Money, Miss.: The grocery store where Emmett Till supposedly whistled at a white woman. A local man has been trying to buy and preserve it.
Emmett Till's family reportedly wants to see his original coffin sent to Mississippi for restoration and possible display in the Emmett Till Museum. That coffin was recently found rotting in a shed behind the Burr Oak Cemetery in Chicago where workers are accused of desecrating 300 graves.
Till, an African-American teenager from Chicago, was brutally beaten and then shot while visiting relatives in the small Delta town of Money in 1955. He was 14, and his mother insisted on a public viewing of her son's body so that the world could see what had been done to him.
As the Jackson, Miss., Clarion-Ledger reports, preserving his legacy has been a struggle. The Emmett Till Justice Campaign says the family is asking for the casket to be sent South. The paper reports that Glendora Mayor Johnny Thomas says he has "told the Till family the casket would be welcome at the Emmett Till museum in his town." Another plan has the coffin going to a museum in Philadelphia, Miss., where three civil rights workers were killed in 1964.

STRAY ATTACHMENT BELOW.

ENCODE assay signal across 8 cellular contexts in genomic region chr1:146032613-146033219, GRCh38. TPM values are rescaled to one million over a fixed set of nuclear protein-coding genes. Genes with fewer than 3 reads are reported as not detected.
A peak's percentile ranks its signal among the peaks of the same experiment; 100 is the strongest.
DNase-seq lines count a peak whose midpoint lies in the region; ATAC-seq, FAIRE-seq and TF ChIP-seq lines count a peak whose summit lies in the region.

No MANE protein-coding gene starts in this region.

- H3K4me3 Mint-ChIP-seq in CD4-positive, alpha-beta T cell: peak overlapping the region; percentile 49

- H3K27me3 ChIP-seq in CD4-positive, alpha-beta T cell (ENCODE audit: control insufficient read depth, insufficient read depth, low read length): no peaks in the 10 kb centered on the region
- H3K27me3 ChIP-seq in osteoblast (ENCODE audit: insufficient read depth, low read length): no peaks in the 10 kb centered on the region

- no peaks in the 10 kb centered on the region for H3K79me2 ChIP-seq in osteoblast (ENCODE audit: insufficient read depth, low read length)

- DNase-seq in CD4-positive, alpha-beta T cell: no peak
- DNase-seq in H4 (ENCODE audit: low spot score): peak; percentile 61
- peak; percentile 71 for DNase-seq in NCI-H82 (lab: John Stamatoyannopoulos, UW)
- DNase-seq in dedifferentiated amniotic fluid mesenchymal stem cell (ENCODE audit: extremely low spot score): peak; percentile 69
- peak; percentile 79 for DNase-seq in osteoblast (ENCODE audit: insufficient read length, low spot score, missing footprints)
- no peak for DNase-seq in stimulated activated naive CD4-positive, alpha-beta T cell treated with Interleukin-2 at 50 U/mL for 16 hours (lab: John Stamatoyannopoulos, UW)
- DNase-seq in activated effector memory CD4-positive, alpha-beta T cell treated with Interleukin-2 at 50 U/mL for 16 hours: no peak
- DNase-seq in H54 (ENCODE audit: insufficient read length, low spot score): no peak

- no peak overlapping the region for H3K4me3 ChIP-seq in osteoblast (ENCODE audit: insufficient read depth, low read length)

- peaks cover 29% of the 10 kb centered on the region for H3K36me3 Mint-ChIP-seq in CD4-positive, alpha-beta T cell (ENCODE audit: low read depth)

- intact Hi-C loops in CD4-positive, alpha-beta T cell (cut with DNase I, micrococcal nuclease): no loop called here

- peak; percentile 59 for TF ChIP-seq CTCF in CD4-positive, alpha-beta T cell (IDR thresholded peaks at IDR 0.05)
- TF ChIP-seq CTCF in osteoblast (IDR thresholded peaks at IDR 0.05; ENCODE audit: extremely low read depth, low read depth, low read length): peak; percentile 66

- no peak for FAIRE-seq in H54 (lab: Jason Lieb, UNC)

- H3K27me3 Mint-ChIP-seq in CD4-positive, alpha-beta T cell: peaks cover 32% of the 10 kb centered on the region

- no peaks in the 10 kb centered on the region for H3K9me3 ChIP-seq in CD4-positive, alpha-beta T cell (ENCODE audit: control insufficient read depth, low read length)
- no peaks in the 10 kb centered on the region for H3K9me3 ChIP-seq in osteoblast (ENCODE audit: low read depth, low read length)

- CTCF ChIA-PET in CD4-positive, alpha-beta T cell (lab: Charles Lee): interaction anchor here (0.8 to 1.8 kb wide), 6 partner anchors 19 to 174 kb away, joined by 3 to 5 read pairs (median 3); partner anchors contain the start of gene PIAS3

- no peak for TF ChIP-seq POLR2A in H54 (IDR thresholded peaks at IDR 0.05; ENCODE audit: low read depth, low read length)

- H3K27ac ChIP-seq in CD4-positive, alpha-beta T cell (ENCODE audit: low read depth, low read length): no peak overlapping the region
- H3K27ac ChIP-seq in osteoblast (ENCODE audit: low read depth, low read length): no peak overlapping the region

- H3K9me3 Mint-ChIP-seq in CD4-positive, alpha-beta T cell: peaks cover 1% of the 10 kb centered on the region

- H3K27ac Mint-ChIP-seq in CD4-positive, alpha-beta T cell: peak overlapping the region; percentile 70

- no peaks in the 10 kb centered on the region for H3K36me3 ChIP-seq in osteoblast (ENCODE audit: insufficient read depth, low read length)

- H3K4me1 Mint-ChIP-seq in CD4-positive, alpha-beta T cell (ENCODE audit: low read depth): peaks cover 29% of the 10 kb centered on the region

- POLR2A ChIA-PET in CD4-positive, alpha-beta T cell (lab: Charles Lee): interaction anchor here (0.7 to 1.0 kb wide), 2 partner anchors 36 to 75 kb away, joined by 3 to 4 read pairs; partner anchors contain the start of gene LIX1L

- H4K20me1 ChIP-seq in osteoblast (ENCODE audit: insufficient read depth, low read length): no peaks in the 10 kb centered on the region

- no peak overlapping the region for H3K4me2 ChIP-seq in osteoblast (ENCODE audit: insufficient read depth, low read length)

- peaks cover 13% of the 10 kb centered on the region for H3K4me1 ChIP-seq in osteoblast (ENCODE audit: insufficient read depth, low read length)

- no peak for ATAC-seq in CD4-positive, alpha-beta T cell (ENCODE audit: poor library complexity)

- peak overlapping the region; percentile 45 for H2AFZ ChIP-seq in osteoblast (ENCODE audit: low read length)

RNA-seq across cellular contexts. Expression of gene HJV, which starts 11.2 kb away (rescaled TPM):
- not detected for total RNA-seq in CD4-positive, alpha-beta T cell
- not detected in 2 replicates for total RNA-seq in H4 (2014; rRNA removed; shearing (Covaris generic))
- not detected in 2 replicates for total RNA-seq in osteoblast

My family drove through Money, Miss., this spring, and I'm here to testify that you could pass right through without ever realizing its place in history. There's not much there of any description, let alone a noticeable remembering of Till's death.
The Clarion-Ledger reports that a highway marker for him on a major Delta highway was torn down and had to be replaced, in a region that remains one of the nation's poorest.
But new efforts to remember Till are afoot. Tallahatchie County is working on an $8 million restoration of the courthouse where an all-white jury acquitted the two white defendants of murder. The refurbished building would double as a museum.
The Bryant Grocery and Meat Market, where Till's tragic story began, is in terrible condition. A white businessman in Greenwood, the nearest town of any size, has been trying to buy it so it can be recognized as "ground zero for the civil rights movement." Billy Walker says the owners are seeking six figures for the property. Walker, 62, says he's now considering rebuilding the store, with donated labor and materials. "It's our way of saying, 'We're sorry,' " he tells the Clarion-Ledger.